Monday, January 28, 2013

book review: The Uninvited Guests by Sadie Jones

The backstory: After adoring Small Wars, the last novel by Sadie Jones, so much it made my Best of 2011 list, I was eager to read her newest novel, The Uninvited Guests.

The basics: The Uninvited Guests is all about one night in 1912 at the Torrington family's country estate. It is the 20th birthday of Emerald Torrington, but when there is a train accident nearby, all of the survivors come to the home.

My thoughts: I had high hopes for The Uninvited Guests based on both the rave review Audra gave it and my own enjoyment of Small Wars. For whatever reason, I failed to connect with The Uninvited Guests and didn't enjoy it. I did, however, enjoy the writing immensely, and it was enough to keep me reading when I might have otherwise cast this novel aside. Despite Jones' beautifully descriptive writing, the characters never came alive for me. In a comedy of manners (of sorts), characters are crucial, but these held no intrigue for me. In many ways, this novel defies categorization, a trait I often love, but here its quirks struck me as odd rather than endearing. Ultimately, I wanted to like this book but I didn't. In deference to Jones, I'm tempted to blame my stressful month and not her novel, so perhaps I'll pick this one up again some day and see if it is me or the book.

Favorite passage: "Edward fell in love as deeply as Charlotte grieved, and there in the far-down places of sorrow and sex they met."

The verdict: Despite enjoying the writing, the characters fell flat for me in this novel. I couldn't make myself believe they were real, and thus their actions bored me.

Rating: 3 out of 5
Length: 288 pages
Publication date: May 1, 2012
Source: publisher via TLC Book Tours

Convinced? Treat yourself! Buy The Uninvited Guests from the Book Depository or Amazon (Kindle version.)

As an affiliate, I receive a small commission when you make a purchase through any of the above links. Thank you for helping to support my book habits that bring more content to this blog!

Wednesday, January 23, 2013

These Days Are Ours: Grab It While It's Hot!

Why, hello there! Things have been mighty quiet around here this January. I've been having a blast teaching a new information literacy course I designed around documentary film in the inaugural J-term (January term), but cramming a semester's worth of reading, assignments and films into three short weeks has proved as exhausting as it is exhilarating. I've spent my weekends lounging on the couch watching television and grading papers rather than reading blogs and writing reviews. I have been reading a bit thanks to my public transportation commute to work. Plus I still have reviews from books read in 2012 to review, and things should be back to normal around here next week when spring semester begins and my teaching schedule shifts from twenty classroom hours a week back to two. I'm also planning a 'Best of J-term' documentary post for those of you who love documentary films too.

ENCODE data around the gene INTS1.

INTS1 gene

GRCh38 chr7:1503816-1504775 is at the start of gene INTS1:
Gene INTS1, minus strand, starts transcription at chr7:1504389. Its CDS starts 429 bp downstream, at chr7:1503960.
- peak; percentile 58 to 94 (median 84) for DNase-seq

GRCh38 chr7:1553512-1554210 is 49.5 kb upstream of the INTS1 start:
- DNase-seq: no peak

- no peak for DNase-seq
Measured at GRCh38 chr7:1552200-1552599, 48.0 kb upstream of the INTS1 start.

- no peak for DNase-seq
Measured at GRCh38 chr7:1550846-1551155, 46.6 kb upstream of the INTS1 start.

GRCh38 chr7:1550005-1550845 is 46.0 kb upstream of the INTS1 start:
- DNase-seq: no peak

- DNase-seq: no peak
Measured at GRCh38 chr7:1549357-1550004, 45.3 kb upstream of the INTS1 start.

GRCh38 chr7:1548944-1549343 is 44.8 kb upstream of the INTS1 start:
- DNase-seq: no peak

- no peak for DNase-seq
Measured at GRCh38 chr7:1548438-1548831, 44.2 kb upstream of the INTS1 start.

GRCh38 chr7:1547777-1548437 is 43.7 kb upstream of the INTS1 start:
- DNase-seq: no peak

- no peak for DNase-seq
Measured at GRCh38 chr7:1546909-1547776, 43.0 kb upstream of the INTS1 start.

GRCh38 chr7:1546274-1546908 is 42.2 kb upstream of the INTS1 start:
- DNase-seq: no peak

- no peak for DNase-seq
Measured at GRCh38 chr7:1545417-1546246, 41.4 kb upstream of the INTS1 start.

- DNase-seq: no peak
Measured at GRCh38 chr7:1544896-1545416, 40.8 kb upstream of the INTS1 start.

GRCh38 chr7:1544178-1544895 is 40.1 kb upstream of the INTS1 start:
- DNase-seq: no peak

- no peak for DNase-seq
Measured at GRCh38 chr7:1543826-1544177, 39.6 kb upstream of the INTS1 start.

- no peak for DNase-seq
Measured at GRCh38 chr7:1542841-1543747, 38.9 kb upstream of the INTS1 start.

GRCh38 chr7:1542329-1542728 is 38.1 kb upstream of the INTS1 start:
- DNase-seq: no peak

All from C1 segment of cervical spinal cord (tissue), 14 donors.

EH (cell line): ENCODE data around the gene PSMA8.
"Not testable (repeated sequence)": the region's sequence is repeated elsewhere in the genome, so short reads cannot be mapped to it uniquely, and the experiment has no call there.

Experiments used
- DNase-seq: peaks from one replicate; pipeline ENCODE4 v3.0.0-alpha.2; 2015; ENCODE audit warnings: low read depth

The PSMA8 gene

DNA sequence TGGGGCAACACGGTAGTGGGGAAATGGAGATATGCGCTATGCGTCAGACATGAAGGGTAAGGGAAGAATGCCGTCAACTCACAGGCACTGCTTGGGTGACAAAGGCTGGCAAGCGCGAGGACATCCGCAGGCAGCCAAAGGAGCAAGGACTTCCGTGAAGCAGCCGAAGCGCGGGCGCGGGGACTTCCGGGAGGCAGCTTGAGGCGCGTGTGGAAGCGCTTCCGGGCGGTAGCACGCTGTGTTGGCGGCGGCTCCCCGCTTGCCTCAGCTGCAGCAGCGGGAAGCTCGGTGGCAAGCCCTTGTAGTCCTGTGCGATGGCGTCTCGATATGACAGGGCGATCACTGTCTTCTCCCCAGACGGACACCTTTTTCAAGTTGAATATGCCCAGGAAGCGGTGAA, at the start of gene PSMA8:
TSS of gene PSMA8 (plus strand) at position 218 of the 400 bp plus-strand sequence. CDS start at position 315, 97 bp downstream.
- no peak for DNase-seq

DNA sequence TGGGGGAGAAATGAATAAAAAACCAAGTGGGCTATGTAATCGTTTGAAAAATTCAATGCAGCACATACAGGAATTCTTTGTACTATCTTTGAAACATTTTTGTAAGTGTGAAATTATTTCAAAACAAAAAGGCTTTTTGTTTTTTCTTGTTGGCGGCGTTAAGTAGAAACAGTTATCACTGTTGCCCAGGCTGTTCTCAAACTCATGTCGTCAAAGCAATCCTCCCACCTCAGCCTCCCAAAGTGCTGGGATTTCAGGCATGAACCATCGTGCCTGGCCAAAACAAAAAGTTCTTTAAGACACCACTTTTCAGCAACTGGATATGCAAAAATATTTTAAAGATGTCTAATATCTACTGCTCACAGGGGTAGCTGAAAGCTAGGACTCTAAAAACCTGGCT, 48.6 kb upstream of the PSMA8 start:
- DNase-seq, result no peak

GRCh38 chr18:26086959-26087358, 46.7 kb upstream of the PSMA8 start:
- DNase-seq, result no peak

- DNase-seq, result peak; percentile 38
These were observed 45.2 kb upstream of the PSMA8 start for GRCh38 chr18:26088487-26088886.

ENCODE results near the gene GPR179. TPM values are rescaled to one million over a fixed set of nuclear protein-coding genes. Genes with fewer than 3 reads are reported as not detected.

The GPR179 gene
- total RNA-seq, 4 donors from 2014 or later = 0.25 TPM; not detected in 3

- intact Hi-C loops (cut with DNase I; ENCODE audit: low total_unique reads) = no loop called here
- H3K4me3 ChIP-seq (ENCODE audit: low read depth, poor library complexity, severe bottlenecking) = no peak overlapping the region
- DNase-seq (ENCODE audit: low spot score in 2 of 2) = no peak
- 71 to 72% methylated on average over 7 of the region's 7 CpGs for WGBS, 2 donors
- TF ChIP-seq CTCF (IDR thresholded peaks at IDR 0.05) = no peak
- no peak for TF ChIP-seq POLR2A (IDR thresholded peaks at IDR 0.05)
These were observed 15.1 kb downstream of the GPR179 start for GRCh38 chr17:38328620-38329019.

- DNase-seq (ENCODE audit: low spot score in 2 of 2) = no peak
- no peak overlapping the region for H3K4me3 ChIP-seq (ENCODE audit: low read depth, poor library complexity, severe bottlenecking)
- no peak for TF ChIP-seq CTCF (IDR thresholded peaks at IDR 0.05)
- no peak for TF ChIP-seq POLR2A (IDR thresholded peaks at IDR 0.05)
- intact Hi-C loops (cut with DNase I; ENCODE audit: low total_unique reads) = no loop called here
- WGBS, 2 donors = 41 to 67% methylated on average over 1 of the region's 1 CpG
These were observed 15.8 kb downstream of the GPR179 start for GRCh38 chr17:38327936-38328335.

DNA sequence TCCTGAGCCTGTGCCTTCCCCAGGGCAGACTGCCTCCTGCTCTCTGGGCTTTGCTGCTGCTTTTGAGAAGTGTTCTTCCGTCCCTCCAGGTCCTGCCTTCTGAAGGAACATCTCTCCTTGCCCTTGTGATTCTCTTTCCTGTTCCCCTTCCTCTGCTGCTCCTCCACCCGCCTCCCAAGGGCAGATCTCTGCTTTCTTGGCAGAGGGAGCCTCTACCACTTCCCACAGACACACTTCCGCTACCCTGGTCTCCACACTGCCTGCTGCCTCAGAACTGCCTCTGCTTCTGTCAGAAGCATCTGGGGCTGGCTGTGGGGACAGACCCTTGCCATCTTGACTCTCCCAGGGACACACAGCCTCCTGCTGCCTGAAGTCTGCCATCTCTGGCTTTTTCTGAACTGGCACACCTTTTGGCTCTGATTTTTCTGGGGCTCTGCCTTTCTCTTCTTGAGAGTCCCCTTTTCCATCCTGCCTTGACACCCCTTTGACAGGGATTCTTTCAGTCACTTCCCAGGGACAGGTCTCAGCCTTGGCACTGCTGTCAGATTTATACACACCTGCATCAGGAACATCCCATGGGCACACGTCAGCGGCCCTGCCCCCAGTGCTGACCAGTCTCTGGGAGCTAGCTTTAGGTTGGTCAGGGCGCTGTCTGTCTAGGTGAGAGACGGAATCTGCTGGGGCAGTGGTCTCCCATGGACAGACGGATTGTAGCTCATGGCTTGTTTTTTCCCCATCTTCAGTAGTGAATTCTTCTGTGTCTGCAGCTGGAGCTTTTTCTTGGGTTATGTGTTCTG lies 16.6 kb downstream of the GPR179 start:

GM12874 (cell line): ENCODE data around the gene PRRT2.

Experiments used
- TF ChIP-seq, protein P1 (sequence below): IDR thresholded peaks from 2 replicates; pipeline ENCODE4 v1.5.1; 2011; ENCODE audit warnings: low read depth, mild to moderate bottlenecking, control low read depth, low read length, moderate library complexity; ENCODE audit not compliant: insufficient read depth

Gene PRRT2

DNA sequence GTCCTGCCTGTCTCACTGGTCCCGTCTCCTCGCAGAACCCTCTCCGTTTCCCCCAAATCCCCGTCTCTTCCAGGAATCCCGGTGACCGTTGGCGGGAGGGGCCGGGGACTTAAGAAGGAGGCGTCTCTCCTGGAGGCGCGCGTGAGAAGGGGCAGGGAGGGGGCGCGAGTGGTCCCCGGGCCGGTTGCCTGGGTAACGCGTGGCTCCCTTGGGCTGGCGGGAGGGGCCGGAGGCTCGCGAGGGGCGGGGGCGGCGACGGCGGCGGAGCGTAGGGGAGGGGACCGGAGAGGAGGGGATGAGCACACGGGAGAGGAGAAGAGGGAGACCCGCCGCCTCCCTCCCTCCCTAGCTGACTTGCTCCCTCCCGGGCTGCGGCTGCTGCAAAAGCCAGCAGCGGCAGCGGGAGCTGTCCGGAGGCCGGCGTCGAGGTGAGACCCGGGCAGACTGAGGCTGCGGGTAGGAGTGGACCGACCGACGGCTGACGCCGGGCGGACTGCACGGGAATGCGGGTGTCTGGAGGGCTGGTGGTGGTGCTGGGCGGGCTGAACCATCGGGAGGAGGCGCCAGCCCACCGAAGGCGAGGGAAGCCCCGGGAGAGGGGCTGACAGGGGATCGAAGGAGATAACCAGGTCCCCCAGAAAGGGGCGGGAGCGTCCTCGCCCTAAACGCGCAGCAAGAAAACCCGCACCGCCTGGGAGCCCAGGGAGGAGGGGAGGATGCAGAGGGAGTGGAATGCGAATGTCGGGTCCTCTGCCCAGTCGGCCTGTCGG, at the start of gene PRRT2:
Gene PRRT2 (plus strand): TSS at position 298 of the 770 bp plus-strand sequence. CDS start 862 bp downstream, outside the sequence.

In the meantime, I have to tell you about this amazing deal on my favorite read of 2012. You might recall be gushing about how much I adored Michelle Haimoff's debut novel These Days Are Ours. I loved it so much I gave it six stars out of five (something I've only done three other times.) If you haven't read it yet, you're in luck! This amazing novel is now on sale as an e-book fro $1.99 for the next two weeks. Grab it while you can.

As an affiliate, I receive a small commission when you make a purchase through any of the above links. Thank you for helping to support my book habits that bring more content to this blog!

Thursday, January 10, 2013

book review: An Uncommon Education by Elizabeth Percer

The basics: An Uncommon Education, Elizabeth Percer's first novel, is a coming of age novel centered around Naomi Feinstein.

My thoughts: As An Uncommon Education opens, Naomi Feinstein is a peculiar girl with a big intellect and no friends, yet her tale isn't one of sadness. There's a matter-of-factness to Naomi and her honest narration. She writes both of the time in which she's living and with a maturity of observation:

"For entertainment I was given such things as Infamous Women coloring book; Shakespeare's plays in comic book fro; my own miniature Torah, the scroll of which was covered in wavy black lines; historically correct figures of Clara Barton and Abigail Adams; math games made pretty with glass marbles; and a jump rope with a booklet of illustrated counting rhymes to accompany it. In addition to our regular visits to the Kennedy home, every April 19th we drove to Lexington before dawn to witness the reenactment of the Battle of Lexington and Concord; every July 4th we walked the Freedom Trail."
At times, I would forget how young Naomi was in the story. As the story moves through time, I settled back into Naomi's growth. Because this novel is so character-driven, parts of Naomi's journey are unsurprising, yet these events still aren't predictable. As Naomi, an intellectual, driven child, has a road map for her life: first Wellesley, then medical school to become a cardiologist, the possibility of her choosing a new path still exists. The curiosity Naomi possesses was fascinating to watch. Percer's writing is strong and fluid, and it entranced me even when Naomi's story slowed a few times.

Favorite passage: "Sometimes that, more than anything, was what made me saddest about the little I knew about my family; it could be worked into almost any story, like a party trick."

The verdict: An Uncommon Education is an eloquent, thoughtful coming of age story. It begins as an intellectual coming of age, but Naomi's journey is as fascinating emotionally as her uncommon education.

Rating: 4.5 out of 5
Length: 368 pages
Publication date: May 1, 2012
Source: publisher via TLC Tours

Convinced? Treat yourself! Buy An Uncommon Education from an independent bookstore, the Book Depository or Amazon (Kindle version.)